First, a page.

Understanding that sales are the cornerstone of all agencies, what is the number two opportunity agencies can focus on to be successful? Quality producers? Efficient Staff? Enforced procedures? How about all three? The number two opportunity to agency success lies in the operations management executed within your agency in ways that support sales. In this seminar, you will learn how to leverage the tools already available to you in order to manage your agency successfully and profitably.
There is more than meets the eye as you prepare and sign a producer contract. Did you know that well written producer contracts can help an agency achieve higher profits, higher morale and faster growth? This seminar will provide the lessons necessary for creating the best producer contract for you or your agency, including setting appropriate expectations and rewarding for the right results.
Which is the better strategy: acquisitions or developing producers?
At first glance, this is a classic question asked and discussed in an MBA finance class. Regardless, the answer cannot be found in any text book. The primary issue is which strategy is most likely to be successful culturally, not financially, because very few agencies have the ability to successfully use both strategies.
This presentation covers the requirements of each agency to accomplish growth through the right strategy for them: either producer development or acquisition. As we review different agency capabilities (both culturally and financially) as well producer behavior, processes for each strategy are discussed. Which opportunity is best for your agency? Find out how you can capitalize on your right-fit strategy for long-term success.
Understanding that sales are the cornerstone of all agencies, what is the number one opportunity agencies can focus on to be successful? High quality producer management. Producers are the number one cost to an agency. Excluding acquisitions, they are the most expensive investment agencies make and historically have had the highest failure rate. Producers create approximately 50% of all E&O claims. The reward associated with managing producers extremely well can only be ignored at an agency’s peril.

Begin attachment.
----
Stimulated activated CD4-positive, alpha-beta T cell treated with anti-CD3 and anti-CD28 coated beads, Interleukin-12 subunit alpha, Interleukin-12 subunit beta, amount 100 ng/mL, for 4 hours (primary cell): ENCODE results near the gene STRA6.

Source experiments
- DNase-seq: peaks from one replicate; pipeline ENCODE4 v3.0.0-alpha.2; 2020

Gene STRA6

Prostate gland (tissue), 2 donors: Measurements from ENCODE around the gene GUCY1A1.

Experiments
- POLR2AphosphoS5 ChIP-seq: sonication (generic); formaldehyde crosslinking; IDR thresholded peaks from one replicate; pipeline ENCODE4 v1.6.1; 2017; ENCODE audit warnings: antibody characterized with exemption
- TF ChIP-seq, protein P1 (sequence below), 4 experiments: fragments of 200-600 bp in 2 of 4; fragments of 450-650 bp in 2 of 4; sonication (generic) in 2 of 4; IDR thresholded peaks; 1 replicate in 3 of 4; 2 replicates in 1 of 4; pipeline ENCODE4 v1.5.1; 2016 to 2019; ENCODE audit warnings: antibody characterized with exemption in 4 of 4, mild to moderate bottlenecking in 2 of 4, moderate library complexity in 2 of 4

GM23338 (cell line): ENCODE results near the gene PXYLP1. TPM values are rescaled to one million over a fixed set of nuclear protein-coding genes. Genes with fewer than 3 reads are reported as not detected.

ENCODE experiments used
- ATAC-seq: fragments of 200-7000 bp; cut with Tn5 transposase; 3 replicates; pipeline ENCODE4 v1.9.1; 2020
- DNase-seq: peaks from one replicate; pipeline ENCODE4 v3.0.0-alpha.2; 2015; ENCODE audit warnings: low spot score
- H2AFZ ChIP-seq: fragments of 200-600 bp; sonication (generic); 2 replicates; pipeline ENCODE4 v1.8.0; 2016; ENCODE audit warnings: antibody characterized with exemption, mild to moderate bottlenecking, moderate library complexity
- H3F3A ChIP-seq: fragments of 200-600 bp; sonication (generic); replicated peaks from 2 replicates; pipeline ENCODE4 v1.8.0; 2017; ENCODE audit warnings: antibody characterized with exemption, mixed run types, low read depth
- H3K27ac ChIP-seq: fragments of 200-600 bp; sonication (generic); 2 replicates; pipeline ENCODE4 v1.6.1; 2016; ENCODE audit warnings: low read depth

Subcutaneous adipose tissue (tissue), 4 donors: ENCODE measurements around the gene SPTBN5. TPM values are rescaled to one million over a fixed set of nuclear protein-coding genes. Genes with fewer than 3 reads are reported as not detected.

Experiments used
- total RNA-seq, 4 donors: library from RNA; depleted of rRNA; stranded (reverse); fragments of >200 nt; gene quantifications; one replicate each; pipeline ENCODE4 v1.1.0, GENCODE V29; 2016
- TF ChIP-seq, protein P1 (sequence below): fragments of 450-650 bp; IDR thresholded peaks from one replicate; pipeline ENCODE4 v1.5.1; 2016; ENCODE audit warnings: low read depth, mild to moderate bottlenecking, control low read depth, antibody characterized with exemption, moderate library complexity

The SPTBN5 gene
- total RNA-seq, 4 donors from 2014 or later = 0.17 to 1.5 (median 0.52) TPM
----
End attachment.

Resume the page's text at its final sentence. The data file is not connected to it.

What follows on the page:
This presentation will cover how to manage producers if an agency’s goal is true business success as it will detail contracts, compensation, compliance, hiring, and expectations.
Increasing Profitable Sales
Increasing sales is an obviously common topic in the insurance world but for all the emphasis placed on sales, the industry success rate is marginal for a variety of reasons. First, the focus is too often on any sale, not profitable sales. Second, most of the time, insurance consumers follow Newton's First Law of Motion: objects at rest tend to stay at rest unless an outside force acts upon them. Most customers are reluctant to leave unless they have a serious problem or they can get a significantly lower price.
Few producers truly work the former in a positive context, so the result is unprofitable sales and a price driven relationship. Third, too often agencies follow a "Field of Dreams" attitude, "If we build an agency or hire a producer, the customers will come." This, however, is the insurance industry. Not Hollywood.
The key to increasing profitable sales is to manage the sales process very intensely, something very few agencies, even large ones, do well. This class will cover managing the sales process in addition to increasing sales because it is truly pointless to do one without the other. Class members will learn the whole picture, enabling them to lead their agencies down the road to much greater success.